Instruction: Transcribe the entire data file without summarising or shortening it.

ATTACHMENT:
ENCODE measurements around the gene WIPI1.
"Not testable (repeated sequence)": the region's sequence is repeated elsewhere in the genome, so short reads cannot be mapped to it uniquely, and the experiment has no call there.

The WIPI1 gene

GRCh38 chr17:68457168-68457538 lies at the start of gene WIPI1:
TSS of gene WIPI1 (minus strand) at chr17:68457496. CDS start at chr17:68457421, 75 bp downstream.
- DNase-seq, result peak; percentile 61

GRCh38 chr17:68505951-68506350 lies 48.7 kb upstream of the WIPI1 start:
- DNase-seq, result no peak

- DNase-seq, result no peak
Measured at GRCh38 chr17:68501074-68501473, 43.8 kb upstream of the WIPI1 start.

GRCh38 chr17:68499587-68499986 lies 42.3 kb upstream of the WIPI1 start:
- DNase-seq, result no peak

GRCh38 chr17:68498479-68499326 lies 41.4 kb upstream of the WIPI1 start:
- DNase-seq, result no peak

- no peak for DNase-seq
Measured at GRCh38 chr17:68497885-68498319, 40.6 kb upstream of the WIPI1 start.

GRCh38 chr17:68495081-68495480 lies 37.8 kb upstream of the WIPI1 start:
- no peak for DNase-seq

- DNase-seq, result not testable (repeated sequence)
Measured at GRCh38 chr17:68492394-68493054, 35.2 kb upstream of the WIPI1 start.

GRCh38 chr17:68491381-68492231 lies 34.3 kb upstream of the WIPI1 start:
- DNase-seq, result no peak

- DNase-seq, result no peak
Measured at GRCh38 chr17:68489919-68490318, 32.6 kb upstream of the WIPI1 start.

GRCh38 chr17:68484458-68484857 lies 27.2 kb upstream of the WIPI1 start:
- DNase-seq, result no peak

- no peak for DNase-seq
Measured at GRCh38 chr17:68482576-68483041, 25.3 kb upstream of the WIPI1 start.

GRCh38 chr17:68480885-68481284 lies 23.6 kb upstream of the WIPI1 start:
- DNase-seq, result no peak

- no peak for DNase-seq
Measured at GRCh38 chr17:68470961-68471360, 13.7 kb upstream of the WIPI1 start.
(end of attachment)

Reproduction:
ENCODE measurements around the gene WIPI1.
"Not testable (repeated sequence)": the region's sequence is repeated elsewhere in the genome, so short reads cannot be mapped to it uniquely, and the experiment has no call there.

The WIPI1 gene

GRCh38 chr17:68457168-68457538 lies at the start of gene WIPI1:
TSS of gene WIPI1 (minus strand) at chr17:68457496. CDS start at chr17:68457421, 75 bp downstream.
- DNase-seq, result peak; percentile 61

GRCh38 chr17:68505951-68506350 lies 48.7 kb upstream of the WIPI1 start:
- DNase-seq, result no peak

- DNase-seq, result no peak
Measured at GRCh38 chr17:68501074-68501473, 43.8 kb upstream of the WIPI1 start.

GRCh38 chr17:68499587-68499986 lies 42.3 kb upstream of the WIPI1 start:
- DNase-seq, result no peak

GRCh38 chr17:68498479-68499326 lies 41.4 kb upstream of the WIPI1 start:
- DNase-seq, result no peak

- no peak for DNase-seq
Measured at GRCh38 chr17:68497885-68498319, 40.6 kb upstream of the WIPI1 start.

GRCh38 chr17:68495081-68495480 lies 37.8 kb upstream of the WIPI1 start:
- no peak for DNase-seq

- DNase-seq, result not testable (repeated sequence)
Measured at GRCh38 chr17:68492394-68493054, 35.2 kb upstream of the WIPI1 start.

GRCh38 chr17:68491381-68492231 lies 34.3 kb upstream of the WIPI1 start:
- DNase-seq, result no peak

- DNase-seq, result no peak
Measured at GRCh38 chr17:68489919-68490318, 32.6 kb upstream of the WIPI1 start.

GRCh38 chr17:68484458-68484857 lies 27.2 kb upstream of the WIPI1 start:
- DNase-seq, result no peak

- no peak for DNase-seq
Measured at GRCh38 chr17:68482576-68483041, 25.3 kb upstream of the WIPI1 start.

GRCh38 chr17:68480885-68481284 lies 23.6 kb upstream of the WIPI1 start:
- DNase-seq, result no peak

- no peak for DNase-seq
Measured at GRCh38 chr17:68470961-68471360, 13.7 kb upstream of the WIPI1 start.